It’s awesome, and we need to adapt it for OSNCamp… give it a greener hue, with more elements for physical design. Anyone want to take the lead for our own Geekiodic table, for tomorrow’s OSNCamp in San Francisco?

See Alegrya’s post: Geek-i-odic Table of the Elements

Open Sustainability Network Camp

The days to OSNCamp are counting down. In full, it’s the first “Open Sustainability Network Camp,” October 18-19, happening in San Francisco and online. Here’s a bit of an explanation of what OSNCamp is about:

Why “Open Sustainability”? Because when we build our own resource banks and keep them closed, we limit our impact, our potential. “Open Sustainability” is about opening up our silos of knowledge, sharing and making links, for a better world. (This is a big topic – watch for future posts on this.)

And… what exactly do we mean by “Sustainability”? It’s a “just sustainability” – a better quality of life for all, now and into the future, living creatively and constructively with the ecosystems that sustain us.

What’s this “Network“? It’s a vision. You don’t have to be a member to come. It’s a new network that organizations committed to knowledge-sharing are joining, and this is the first gathering.

It’s not yet another program or site to commit to – we use existing resources within the network where possible (which is why Appropedia is being used as the wiki for this event).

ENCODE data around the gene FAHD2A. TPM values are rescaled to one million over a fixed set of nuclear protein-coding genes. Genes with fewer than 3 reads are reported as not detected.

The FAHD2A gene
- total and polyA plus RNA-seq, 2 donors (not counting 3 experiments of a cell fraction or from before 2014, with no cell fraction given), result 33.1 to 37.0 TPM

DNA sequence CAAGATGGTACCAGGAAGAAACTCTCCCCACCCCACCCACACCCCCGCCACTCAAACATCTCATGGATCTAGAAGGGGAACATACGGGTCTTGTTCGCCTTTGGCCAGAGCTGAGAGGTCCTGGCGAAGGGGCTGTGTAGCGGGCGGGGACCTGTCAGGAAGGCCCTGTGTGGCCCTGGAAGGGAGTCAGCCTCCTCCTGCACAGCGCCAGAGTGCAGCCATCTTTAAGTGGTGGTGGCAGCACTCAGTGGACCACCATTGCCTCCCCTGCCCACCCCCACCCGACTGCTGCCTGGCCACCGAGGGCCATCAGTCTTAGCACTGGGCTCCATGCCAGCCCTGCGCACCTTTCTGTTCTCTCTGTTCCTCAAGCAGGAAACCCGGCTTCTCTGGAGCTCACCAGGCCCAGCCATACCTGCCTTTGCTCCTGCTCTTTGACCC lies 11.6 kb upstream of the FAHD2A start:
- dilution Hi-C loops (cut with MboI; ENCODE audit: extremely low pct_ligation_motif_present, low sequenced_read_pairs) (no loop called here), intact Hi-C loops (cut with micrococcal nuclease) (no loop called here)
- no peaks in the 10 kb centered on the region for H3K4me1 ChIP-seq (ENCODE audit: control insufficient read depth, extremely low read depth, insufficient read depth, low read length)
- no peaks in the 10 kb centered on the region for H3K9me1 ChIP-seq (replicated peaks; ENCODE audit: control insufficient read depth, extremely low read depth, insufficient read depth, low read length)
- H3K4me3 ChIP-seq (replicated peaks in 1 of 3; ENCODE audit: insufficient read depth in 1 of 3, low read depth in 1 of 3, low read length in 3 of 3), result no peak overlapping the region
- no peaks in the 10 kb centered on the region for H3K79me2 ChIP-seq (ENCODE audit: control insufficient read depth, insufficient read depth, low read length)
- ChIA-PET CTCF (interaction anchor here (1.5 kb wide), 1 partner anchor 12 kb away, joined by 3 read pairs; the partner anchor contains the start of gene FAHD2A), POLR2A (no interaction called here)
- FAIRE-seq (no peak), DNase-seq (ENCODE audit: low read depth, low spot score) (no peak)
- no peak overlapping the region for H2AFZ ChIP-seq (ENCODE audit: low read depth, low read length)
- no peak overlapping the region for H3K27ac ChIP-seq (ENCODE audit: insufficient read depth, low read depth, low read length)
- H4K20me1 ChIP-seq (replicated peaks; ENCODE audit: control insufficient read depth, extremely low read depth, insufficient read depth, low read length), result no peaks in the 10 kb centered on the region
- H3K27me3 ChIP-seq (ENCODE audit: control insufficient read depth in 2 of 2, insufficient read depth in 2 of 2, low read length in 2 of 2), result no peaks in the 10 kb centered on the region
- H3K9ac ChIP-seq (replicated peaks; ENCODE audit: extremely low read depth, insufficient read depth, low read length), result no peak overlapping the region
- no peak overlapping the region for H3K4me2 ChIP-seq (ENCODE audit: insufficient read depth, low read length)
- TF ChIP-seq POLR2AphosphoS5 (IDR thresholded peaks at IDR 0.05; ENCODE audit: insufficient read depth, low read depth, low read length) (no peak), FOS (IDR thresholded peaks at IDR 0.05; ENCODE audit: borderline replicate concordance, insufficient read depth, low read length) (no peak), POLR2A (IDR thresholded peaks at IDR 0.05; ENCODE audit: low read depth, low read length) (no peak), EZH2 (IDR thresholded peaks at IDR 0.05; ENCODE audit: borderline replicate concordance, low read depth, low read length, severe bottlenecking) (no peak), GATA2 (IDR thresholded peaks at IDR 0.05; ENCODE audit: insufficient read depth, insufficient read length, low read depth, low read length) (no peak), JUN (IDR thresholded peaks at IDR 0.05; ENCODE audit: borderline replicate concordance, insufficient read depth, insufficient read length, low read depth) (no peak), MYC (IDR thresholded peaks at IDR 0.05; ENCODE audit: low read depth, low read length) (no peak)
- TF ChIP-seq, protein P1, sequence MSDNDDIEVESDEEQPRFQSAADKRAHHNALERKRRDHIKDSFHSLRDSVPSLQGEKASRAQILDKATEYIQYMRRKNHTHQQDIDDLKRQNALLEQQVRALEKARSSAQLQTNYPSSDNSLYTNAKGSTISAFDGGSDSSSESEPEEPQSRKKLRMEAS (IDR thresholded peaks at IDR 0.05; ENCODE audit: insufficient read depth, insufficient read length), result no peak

It’s a… “Camp”? No, you don’t need to bring a tent. This is a BarCamp-style event: attendance is free, everyone is a participant (no spectators) and we decide the talks on the day. (Presentation ideas are welcomed beforehand of course.) You know how in all the conferences you’ve been to, the best parts have been over tea and coffee or in hallways, and the conversations between one talk and the next? We’ll have lots more of that, plus you get a say in what talks, forums and activities happen.

Now, being a BarCamp, there’s still a lot to do in the weeks leading up to the event. You, the participant, can play a part to ensure this is not just a great meeting with interesting people, but an awesome event where fantastic synergy and cooperation emerge: You can:

  • Volunteer
  • Work on the wiki pages.
  • Help setup OSNCamp Online.
  • Bring a switch and/or wireless bridge on Sunday, so that we’ll have better wifi access on the second day (and follow other such matters on the mailing list).
  • Sponsor the conference and the network – financially, or by promoting the event to your networks. (When you blog, please use the tag osncamp2008.)
  • Look around on the wiki – there are plenty more suggestions.